Hi. I was diagnosed 11 years ago at the age of 48. I have never accepted the diagnosis but the have always been told that the DATscan I had shows that I have Parkinson’s. However I play tennis competitively at club level, I play table tennis competitively at club level, i regularly play 9 holes of golf - occasionally 18 when time allows (walking not in a buggy) i regularly walk 4-5 miles. I cycle 4-5 miles, I swim confidently. I work out in the gym and my personal trainer says I’m one of the strongest ladies he knows. I do yoga (beginner level) and play bridge competitively… My consultant says it’s doing all these things that keeps me going. My husband says I react well to the medication. 24 mg ropinirole/ 10mg escitalapram / 4 x 25mg/100 mg sinemet. Everyone I meet says you can’t tell I’ve got it ? Is anyone else as active?


Sounds like you’re doing something right.

I use to be a runner & cyclist before Postural Instability struck. I’m still a powerful swimmer.

Hi lemon. Thanks for your reply. How long after you were diagnosed did postural instability strike?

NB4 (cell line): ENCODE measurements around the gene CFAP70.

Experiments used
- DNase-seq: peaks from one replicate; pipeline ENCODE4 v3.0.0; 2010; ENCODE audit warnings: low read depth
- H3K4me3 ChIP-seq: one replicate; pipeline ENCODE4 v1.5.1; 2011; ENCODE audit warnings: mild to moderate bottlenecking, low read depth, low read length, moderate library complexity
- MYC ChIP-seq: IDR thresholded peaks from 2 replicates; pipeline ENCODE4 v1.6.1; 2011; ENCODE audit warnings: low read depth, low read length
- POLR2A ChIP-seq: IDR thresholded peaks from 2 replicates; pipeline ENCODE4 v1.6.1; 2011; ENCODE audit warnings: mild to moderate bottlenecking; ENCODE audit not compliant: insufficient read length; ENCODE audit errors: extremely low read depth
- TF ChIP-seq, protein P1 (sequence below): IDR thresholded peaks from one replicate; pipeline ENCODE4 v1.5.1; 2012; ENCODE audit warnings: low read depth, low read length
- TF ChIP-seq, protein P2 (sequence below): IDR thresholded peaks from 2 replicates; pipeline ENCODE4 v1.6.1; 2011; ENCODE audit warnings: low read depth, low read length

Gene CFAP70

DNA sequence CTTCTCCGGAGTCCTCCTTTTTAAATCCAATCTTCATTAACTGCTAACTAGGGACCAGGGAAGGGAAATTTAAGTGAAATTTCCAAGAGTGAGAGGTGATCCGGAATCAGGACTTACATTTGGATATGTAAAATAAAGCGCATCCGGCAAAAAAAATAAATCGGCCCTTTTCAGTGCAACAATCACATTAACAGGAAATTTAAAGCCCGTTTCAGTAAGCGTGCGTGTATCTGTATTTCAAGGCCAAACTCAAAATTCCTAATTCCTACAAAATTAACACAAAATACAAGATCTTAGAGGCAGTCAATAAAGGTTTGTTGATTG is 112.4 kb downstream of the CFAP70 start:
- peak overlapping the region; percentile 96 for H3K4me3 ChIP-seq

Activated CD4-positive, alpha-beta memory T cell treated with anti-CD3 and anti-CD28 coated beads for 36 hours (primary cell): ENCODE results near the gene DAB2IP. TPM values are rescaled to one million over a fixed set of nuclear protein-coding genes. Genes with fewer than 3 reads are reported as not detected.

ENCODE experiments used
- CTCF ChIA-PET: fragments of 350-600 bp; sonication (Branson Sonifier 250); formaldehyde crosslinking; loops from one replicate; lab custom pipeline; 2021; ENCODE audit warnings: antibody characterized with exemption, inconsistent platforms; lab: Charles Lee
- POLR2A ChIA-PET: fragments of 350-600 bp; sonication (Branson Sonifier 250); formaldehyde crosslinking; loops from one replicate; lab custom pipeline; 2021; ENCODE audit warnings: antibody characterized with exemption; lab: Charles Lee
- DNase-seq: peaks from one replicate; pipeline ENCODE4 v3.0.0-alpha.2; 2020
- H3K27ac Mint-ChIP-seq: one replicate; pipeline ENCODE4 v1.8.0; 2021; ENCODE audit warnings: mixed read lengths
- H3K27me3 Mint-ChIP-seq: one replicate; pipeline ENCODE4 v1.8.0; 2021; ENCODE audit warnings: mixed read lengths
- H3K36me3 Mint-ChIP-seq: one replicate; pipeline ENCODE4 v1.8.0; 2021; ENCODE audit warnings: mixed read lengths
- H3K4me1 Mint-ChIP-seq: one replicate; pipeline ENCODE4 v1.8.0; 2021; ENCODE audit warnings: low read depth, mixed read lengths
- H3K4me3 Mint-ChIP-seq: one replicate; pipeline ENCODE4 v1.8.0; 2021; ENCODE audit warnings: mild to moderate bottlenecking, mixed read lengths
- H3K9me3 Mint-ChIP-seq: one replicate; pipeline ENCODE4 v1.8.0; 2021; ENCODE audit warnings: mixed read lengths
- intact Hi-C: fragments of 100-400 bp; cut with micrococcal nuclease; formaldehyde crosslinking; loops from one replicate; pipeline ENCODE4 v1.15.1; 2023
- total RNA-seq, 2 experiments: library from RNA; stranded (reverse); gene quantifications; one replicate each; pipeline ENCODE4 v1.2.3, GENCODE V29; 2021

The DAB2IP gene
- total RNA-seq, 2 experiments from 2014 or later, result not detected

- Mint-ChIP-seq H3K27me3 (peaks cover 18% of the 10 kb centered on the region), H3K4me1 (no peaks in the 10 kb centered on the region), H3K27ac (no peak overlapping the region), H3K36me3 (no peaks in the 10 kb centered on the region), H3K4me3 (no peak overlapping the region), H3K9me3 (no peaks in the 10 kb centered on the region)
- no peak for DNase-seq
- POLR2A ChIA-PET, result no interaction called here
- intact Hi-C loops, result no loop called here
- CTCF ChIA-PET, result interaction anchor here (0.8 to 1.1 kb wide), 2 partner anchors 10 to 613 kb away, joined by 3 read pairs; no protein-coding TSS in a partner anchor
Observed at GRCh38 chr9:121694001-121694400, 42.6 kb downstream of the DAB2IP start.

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I am 73 next week ,diagnosed 91/2 yrs ago and for the first 7 yrs was only on Mirapexin and Azelect. I then started on Madopar 100/25 3 times a day. Within 6 months started to get dystonia and dyskinesia… Dosage changed to 50/12.5 five times a day 3 hrly and was fine on this for about 9 months.Then needed to increase to 6 a day.
I ve gradually increased to 100/25 5 times a day 3 hrly plus a slow release at bedtime.

Until a ruptured bicep ( throwing ball up to serve)4 weeks ago I was playing tennis twice a week ,cycling 35-40 km twice a week ,and walking 40-50 km a week and archery.
I’ve a turbo trainer now for the bike and have upped the walking till normal activities resume!